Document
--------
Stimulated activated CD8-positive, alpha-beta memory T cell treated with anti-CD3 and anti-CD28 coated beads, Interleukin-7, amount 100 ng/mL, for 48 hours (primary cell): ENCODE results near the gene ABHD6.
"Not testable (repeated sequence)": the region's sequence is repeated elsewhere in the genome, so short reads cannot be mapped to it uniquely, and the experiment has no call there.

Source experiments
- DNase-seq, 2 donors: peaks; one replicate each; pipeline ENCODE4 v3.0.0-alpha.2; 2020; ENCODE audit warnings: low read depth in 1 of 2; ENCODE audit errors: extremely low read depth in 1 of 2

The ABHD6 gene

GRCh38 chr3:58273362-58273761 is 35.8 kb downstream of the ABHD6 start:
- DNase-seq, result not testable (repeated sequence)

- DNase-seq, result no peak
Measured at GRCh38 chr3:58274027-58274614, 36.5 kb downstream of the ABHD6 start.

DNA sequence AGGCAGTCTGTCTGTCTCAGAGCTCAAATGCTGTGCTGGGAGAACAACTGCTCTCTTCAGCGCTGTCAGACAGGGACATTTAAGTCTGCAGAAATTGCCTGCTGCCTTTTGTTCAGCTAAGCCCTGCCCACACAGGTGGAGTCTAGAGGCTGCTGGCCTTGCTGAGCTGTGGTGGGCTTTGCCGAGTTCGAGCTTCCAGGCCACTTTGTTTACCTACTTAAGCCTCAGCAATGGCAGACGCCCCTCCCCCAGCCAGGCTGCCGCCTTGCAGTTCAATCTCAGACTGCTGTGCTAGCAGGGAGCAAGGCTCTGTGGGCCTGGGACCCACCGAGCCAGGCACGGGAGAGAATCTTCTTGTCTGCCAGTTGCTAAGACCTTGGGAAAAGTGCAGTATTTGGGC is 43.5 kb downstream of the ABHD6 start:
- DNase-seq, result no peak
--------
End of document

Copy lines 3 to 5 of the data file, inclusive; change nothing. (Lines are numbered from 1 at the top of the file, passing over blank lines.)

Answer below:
Source experiments
- DNase-seq, 2 donors: peaks; one replicate each; pipeline ENCODE4 v3.0.0-alpha.2; 2020; ENCODE audit warnings: low read depth in 1 of 2; ENCODE audit errors: extremely low read depth in 1 of 2

The ABHD6 gene